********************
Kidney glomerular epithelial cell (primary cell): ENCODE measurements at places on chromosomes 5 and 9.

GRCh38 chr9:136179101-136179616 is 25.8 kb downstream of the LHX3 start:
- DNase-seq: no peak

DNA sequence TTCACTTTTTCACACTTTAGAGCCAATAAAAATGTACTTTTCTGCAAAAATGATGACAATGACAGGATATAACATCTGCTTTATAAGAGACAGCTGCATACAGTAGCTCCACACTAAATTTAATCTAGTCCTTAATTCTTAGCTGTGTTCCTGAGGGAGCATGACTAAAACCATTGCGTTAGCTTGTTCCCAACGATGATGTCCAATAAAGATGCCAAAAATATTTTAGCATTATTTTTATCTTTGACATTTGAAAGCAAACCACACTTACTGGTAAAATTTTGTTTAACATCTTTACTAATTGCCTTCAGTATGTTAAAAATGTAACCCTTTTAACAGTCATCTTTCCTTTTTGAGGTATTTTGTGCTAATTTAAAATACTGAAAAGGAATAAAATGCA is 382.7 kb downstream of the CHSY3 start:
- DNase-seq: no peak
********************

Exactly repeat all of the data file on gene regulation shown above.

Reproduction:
Kidney glomerular epithelial cell (primary cell): ENCODE measurements at places on chromosomes 5 and 9.

GRCh38 chr9:136179101-136179616 is 25.8 kb downstream of the LHX3 start:
- DNase-seq: no peak

DNA sequence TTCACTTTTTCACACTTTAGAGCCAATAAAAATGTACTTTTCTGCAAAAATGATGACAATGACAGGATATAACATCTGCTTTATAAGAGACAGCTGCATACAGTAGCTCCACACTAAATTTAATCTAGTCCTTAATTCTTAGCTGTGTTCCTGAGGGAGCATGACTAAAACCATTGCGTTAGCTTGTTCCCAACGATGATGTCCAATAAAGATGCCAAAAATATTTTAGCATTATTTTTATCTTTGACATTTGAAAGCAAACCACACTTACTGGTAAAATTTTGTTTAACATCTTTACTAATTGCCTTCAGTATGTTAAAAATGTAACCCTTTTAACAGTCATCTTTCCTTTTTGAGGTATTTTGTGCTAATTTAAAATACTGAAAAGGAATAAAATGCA is 382.7 kb downstream of the CHSY3 start:
- DNase-seq: no peak